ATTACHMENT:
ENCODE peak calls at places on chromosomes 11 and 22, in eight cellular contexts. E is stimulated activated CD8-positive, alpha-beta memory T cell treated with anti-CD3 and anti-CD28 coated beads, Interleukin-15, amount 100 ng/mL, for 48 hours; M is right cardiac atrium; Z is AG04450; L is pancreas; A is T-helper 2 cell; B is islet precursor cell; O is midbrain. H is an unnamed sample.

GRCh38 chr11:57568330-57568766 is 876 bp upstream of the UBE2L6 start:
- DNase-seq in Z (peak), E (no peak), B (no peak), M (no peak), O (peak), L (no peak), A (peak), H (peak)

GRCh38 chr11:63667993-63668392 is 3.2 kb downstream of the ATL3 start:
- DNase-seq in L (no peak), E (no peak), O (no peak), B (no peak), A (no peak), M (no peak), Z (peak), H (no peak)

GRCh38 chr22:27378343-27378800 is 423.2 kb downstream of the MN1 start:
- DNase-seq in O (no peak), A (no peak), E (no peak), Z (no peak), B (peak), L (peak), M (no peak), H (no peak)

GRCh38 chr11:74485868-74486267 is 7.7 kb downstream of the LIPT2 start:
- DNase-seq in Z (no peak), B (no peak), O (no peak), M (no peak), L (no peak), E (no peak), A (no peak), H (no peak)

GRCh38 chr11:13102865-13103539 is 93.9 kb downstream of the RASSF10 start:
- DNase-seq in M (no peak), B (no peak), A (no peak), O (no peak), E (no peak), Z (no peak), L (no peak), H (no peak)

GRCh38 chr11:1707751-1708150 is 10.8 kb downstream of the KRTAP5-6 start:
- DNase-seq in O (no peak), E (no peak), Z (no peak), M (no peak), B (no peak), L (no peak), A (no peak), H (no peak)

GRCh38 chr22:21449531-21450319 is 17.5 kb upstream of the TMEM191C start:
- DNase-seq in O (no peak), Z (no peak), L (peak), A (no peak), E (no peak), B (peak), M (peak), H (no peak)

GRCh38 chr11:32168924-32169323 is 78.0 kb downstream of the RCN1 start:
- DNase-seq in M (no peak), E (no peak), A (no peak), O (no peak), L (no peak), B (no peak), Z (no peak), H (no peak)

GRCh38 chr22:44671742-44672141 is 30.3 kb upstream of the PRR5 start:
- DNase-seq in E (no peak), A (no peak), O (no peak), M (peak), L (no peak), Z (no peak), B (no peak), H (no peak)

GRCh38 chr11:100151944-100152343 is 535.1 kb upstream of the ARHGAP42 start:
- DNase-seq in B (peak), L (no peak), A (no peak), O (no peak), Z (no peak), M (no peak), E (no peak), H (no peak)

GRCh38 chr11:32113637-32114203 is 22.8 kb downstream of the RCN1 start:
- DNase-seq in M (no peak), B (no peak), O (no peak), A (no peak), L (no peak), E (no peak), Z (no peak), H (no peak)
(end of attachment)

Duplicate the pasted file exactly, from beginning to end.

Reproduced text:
ENCODE peak calls at places on chromosomes 11 and 22, in eight cellular contexts. E is stimulated activated CD8-positive, alpha-beta memory T cell treated with anti-CD3 and anti-CD28 coated beads, Interleukin-15, amount 100 ng/mL, for 48 hours; M is right cardiac atrium; Z is AG04450; L is pancreas; A is T-helper 2 cell; B is islet precursor cell; O is midbrain. H is an unnamed sample.

GRCh38 chr11:57568330-57568766 is 876 bp upstream of the UBE2L6 start:
- DNase-seq in Z (peak), E (no peak), B (no peak), M (no peak), O (peak), L (no peak), A (peak), H (peak)

GRCh38 chr11:63667993-63668392 is 3.2 kb downstream of the ATL3 start:
- DNase-seq in L (no peak), E (no peak), O (no peak), B (no peak), A (no peak), M (no peak), Z (peak), H (no peak)

GRCh38 chr22:27378343-27378800 is 423.2 kb downstream of the MN1 start:
- DNase-seq in O (no peak), A (no peak), E (no peak), Z (no peak), B (peak), L (peak), M (no peak), H (no peak)

GRCh38 chr11:74485868-74486267 is 7.7 kb downstream of the LIPT2 start:
- DNase-seq in Z (no peak), B (no peak), O (no peak), M (no peak), L (no peak), E (no peak), A (no peak), H (no peak)

GRCh38 chr11:13102865-13103539 is 93.9 kb downstream of the RASSF10 start:
- DNase-seq in M (no peak), B (no peak), A (no peak), O (no peak), E (no peak), Z (no peak), L (no peak), H (no peak)

GRCh38 chr11:1707751-1708150 is 10.8 kb downstream of the KRTAP5-6 start:
- DNase-seq in O (no peak), E (no peak), Z (no peak), M (no peak), B (no peak), L (no peak), A (no peak), H (no peak)

GRCh38 chr22:21449531-21450319 is 17.5 kb upstream of the TMEM191C start:
- DNase-seq in O (no peak), Z (no peak), L (peak), A (no peak), E (no peak), B (peak), M (peak), H (no peak)

GRCh38 chr11:32168924-32169323 is 78.0 kb downstream of the RCN1 start:
- DNase-seq in M (no peak), E (no peak), A (no peak), O (no peak), L (no peak), B (no peak), Z (no peak), H (no peak)

GRCh38 chr22:44671742-44672141 is 30.3 kb upstream of the PRR5 start:
- DNase-seq in E (no peak), A (no peak), O (no peak), M (peak), L (no peak), Z (no peak), B (no peak), H (no peak)

GRCh38 chr11:100151944-100152343 is 535.1 kb upstream of the ARHGAP42 start:
- DNase-seq in B (peak), L (no peak), A (no peak), O (no peak), Z (no peak), M (no peak), E (no peak), H (no peak)

GRCh38 chr11:32113637-32114203 is 22.8 kb downstream of the RCN1 start:
- DNase-seq in M (no peak), B (no peak), O (no peak), A (no peak), L (no peak), E (no peak), Z (no peak), H (no peak)